Extra Munitions (2)
Advanced Proton Torpedoes (6)
 
Colonel Vessery (35)
Wingman (2)
 
Colonel Jendon (26)
 
Total: 100

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turret lists can be casual, but they're just so horribly dull to face that you really can't fault anyone for not enjoying going against them. If you're opponents are complaining about it being competitive rather than casual, though, they're definitely barking up the wrong tree

 

 

there is no excuse for anyone giving you **** over a 3 ship reb list with 2 x-wings, though.

 

 

 

 

As for what makes a list competitive, it really only seems defined by the opinions of players generally formed around an established meta game (based on how reliably certain things win games in tournaments).

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I know that there's a reasonably significant number of people who, on the other end of the spectrum, think that there's no meaningful distinction between casual or competitive lists - there's only levels of effectiveness / ineffectiveness...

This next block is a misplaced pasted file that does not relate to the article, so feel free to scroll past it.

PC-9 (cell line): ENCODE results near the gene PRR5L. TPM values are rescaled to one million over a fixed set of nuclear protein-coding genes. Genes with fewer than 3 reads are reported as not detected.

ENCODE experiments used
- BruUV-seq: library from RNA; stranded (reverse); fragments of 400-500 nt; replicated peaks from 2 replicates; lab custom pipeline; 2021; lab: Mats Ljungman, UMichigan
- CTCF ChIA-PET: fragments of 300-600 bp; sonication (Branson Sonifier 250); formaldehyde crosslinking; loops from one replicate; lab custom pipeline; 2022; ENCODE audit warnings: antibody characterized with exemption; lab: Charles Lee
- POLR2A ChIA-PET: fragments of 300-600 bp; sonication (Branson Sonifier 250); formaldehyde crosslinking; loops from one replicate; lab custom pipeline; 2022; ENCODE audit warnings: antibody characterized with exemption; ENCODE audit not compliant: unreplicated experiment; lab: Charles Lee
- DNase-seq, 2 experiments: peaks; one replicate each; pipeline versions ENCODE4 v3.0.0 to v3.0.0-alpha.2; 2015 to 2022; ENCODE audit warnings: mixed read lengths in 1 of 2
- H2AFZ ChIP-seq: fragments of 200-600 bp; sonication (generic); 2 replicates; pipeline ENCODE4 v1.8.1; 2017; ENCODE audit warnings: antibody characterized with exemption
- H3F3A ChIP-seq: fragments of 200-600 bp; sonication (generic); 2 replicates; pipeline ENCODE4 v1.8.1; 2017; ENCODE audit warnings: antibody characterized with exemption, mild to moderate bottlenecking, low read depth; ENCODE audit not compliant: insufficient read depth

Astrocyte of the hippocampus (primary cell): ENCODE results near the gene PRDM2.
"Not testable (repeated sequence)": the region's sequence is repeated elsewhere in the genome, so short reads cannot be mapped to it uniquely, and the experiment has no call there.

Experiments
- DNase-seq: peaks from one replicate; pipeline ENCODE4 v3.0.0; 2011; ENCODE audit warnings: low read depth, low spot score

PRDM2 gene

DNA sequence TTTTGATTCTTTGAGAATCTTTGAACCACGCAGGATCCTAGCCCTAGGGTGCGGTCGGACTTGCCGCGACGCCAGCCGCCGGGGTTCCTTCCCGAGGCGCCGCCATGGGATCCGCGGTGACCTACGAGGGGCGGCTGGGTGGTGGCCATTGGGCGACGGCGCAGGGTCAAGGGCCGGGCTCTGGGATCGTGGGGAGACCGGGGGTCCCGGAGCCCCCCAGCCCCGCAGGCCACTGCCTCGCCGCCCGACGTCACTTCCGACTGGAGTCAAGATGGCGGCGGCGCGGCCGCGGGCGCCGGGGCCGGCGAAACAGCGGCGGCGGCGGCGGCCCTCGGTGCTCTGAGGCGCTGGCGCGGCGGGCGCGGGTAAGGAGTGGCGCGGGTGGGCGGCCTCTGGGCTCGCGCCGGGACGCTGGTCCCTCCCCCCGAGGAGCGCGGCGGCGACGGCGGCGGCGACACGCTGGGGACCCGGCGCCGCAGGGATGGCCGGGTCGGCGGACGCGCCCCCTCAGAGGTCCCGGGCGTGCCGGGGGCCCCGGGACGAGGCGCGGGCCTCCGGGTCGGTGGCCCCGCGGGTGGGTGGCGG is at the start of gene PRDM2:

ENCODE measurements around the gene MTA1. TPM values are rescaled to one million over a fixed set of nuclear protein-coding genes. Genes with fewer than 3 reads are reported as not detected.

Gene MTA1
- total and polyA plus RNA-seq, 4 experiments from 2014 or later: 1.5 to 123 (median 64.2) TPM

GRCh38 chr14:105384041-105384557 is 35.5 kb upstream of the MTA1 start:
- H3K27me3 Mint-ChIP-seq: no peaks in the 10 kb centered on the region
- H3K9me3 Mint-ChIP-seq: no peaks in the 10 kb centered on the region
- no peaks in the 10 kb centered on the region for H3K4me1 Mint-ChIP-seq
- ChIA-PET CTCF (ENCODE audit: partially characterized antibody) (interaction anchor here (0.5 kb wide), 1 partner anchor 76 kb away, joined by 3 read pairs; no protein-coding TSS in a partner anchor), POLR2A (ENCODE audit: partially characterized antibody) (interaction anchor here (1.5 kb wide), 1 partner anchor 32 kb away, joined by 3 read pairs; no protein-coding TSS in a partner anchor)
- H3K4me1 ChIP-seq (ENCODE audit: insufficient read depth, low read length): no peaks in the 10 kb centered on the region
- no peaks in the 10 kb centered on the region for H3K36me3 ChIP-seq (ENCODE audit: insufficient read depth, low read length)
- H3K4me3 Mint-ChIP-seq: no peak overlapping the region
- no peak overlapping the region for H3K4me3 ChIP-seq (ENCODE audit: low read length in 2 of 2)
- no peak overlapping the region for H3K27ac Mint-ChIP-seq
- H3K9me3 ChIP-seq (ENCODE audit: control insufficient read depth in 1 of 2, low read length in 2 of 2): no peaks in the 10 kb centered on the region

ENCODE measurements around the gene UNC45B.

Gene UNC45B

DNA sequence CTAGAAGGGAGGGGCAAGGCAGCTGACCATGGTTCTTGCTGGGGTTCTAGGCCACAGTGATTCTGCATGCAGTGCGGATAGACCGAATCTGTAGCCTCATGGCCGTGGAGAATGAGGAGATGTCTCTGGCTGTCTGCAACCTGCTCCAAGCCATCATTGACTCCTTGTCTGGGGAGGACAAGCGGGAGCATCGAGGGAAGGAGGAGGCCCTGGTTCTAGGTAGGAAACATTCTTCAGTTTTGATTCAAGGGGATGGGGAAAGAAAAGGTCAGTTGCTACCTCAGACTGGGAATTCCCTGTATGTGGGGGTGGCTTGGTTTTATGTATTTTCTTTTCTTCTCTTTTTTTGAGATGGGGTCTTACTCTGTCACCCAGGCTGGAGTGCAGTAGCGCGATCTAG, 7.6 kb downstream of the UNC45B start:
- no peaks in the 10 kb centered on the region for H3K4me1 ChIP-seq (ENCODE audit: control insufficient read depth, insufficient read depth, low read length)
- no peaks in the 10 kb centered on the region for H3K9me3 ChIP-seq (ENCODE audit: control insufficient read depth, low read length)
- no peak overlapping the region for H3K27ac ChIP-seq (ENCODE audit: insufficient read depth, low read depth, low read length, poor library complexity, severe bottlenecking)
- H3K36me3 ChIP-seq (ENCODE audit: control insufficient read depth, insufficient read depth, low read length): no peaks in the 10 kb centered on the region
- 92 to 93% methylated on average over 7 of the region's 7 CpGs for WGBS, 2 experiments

Sorry, but I'm one of those. What makes a game casual or competitive is playstyle, attitude, and timing, not list content.

On the other hand, the point of non-tournament play is practice and experimentation. So showing up to a casual game with your most familiar, most reliable list and tabling an inexperienced opponent is a bad idea for everyone: it isn't good sportsmanship, and it doesn't teach you anything. Casual night with nothing riding on the outcome is the perfect time to work on an unfamiliar list or play around with a new combo you think might have some value.

At least from my perspective, then, neither of your squads was a cut-and-paste netlist, and you changed things up in between games. So I think in this case, "Your list was too competitive!" was code for "I'm upset that I lost, and I'd rather blame you than think about what happened and how I can do better next time." You can write it off safely as a face-saving white lie for your opponents.

Edited by Vorpal Sword